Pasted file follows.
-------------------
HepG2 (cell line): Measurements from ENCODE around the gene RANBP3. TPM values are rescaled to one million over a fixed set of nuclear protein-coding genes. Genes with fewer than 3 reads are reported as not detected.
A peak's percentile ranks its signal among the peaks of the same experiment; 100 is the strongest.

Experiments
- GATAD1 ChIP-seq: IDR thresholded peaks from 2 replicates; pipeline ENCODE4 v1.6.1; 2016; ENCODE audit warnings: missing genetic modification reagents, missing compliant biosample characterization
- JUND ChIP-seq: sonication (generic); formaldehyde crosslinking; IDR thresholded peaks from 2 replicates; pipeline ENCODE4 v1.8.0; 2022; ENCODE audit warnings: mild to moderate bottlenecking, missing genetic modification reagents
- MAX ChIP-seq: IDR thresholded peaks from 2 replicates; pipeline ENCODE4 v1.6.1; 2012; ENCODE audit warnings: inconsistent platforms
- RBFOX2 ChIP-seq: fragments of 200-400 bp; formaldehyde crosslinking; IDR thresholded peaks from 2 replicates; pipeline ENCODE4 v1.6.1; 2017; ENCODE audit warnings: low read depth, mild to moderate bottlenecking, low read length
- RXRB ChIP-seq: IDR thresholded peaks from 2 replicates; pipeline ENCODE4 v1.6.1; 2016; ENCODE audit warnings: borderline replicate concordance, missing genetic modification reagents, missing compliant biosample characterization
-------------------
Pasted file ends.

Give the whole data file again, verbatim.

HepG2 (cell line): Measurements from ENCODE around the gene RANBP3. TPM values are rescaled to one million over a fixed set of nuclear protein-coding genes. Genes with fewer than 3 reads are reported as not detected.
A peak's percentile ranks its signal among the peaks of the same experiment; 100 is the strongest.

Experiments
- GATAD1 ChIP-seq: IDR thresholded peaks from 2 replicates; pipeline ENCODE4 v1.6.1; 2016; ENCODE audit warnings: missing genetic modification reagents, missing compliant biosample characterization
- JUND ChIP-seq: sonication (generic); formaldehyde crosslinking; IDR thresholded peaks from 2 replicates; pipeline ENCODE4 v1.8.0; 2022; ENCODE audit warnings: mild to moderate bottlenecking, missing genetic modification reagents
- MAX ChIP-seq: IDR thresholded peaks from 2 replicates; pipeline ENCODE4 v1.6.1; 2012; ENCODE audit warnings: inconsistent platforms
- RBFOX2 ChIP-seq: fragments of 200-400 bp; formaldehyde crosslinking; IDR thresholded peaks from 2 replicates; pipeline ENCODE4 v1.6.1; 2017; ENCODE audit warnings: low read depth, mild to moderate bottlenecking, low read length
- RXRB ChIP-seq: IDR thresholded peaks from 2 replicates; pipeline ENCODE4 v1.6.1; 2016; ENCODE audit warnings: borderline replicate concordance, missing genetic modification reagents, missing compliant biosample characterization